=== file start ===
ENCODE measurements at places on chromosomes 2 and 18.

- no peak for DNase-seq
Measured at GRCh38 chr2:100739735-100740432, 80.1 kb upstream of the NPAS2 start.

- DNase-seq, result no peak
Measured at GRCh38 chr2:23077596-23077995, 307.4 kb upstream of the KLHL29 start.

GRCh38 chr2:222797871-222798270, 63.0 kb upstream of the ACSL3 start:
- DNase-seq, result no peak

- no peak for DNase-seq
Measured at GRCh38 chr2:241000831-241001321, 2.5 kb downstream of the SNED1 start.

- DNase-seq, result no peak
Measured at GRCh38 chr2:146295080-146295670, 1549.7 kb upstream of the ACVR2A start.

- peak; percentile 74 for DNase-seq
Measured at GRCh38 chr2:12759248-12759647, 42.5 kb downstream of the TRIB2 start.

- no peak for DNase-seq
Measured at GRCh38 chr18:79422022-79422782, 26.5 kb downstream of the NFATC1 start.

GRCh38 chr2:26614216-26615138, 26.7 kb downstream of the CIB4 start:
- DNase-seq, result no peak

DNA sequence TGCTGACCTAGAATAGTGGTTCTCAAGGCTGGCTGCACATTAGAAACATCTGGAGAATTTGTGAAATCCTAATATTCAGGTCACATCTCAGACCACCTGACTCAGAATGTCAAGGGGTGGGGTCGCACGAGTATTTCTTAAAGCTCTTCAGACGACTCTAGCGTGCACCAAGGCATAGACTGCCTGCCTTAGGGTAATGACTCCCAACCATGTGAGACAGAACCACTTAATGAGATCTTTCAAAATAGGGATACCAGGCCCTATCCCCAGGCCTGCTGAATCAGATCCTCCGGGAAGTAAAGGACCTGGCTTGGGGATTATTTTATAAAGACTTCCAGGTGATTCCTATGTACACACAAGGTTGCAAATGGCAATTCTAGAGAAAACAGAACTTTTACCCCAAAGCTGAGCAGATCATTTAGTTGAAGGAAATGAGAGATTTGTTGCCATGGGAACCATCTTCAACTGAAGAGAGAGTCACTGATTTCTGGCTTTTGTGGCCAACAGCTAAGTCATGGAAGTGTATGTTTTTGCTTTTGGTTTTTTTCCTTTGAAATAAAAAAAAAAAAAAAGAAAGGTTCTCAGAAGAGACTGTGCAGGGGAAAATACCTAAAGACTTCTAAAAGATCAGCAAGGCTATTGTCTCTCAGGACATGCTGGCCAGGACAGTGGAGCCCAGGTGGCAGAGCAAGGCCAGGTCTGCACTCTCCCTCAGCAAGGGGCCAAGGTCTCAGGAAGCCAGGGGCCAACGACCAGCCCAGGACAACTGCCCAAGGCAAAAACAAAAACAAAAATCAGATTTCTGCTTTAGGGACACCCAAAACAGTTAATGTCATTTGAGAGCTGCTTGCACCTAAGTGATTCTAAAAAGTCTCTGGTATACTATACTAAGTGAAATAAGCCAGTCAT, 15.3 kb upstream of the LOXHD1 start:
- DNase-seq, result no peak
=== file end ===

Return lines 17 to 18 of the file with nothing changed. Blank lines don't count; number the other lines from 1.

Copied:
- DNase-seq, result no peak

DNA sequence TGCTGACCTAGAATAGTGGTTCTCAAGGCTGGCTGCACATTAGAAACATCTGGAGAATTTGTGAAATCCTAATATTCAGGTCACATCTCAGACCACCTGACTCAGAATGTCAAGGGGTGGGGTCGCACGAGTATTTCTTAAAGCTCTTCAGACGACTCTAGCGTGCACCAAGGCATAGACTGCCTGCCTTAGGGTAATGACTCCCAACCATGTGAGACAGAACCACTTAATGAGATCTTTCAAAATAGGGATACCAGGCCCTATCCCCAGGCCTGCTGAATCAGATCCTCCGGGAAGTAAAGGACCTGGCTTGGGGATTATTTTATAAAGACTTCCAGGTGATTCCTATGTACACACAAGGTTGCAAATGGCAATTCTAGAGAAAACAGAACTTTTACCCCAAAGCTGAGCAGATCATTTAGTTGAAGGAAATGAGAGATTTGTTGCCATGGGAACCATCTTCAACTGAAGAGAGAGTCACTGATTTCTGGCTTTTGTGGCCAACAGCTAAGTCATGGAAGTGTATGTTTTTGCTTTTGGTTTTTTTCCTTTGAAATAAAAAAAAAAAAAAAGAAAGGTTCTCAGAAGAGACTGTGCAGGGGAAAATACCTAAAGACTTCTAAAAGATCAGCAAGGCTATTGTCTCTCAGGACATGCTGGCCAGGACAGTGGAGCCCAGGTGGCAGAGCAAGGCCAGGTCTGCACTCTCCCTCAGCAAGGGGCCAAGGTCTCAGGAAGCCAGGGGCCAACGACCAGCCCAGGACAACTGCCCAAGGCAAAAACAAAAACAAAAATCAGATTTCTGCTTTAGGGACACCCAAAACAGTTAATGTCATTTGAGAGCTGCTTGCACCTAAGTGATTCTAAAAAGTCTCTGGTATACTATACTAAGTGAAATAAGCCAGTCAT, 15.3 kb upstream of the LOXHD1 start: